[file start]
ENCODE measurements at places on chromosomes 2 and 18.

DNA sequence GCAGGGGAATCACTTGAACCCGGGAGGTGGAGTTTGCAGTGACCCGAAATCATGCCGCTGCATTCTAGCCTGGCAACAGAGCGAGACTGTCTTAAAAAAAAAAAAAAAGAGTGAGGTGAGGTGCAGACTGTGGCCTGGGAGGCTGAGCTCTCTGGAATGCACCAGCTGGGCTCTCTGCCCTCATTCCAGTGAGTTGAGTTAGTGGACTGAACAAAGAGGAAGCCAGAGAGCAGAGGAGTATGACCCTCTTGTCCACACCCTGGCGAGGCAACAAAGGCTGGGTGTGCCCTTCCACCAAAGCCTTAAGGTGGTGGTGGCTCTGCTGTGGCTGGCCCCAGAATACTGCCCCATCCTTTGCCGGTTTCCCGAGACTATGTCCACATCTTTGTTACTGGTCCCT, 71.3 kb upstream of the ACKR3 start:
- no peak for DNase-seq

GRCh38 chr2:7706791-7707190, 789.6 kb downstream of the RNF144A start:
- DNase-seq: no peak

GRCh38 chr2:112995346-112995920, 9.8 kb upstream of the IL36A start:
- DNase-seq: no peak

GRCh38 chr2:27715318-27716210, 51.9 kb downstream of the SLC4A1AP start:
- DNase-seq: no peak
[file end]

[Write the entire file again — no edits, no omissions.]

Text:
ENCODE measurements at places on chromosomes 2 and 18.

DNA sequence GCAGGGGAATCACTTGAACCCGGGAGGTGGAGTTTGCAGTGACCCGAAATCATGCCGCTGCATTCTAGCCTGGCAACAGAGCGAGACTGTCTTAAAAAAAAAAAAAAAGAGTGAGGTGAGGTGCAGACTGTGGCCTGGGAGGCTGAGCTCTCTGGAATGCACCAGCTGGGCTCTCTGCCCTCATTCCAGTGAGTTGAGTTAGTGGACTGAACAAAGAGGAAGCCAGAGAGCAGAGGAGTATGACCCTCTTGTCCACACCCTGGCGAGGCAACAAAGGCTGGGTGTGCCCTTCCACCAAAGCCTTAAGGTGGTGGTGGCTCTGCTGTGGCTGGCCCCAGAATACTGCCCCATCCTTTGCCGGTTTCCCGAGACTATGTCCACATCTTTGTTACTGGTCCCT, 71.3 kb upstream of the ACKR3 start:
- no peak for DNase-seq

GRCh38 chr2:7706791-7707190, 789.6 kb downstream of the RNF144A start:
- DNase-seq: no peak

GRCh38 chr2:112995346-112995920, 9.8 kb upstream of the IL36A start:
- DNase-seq: no peak

GRCh38 chr2:27715318-27716210, 51.9 kb downstream of the SLC4A1AP start:
- DNase-seq: no peak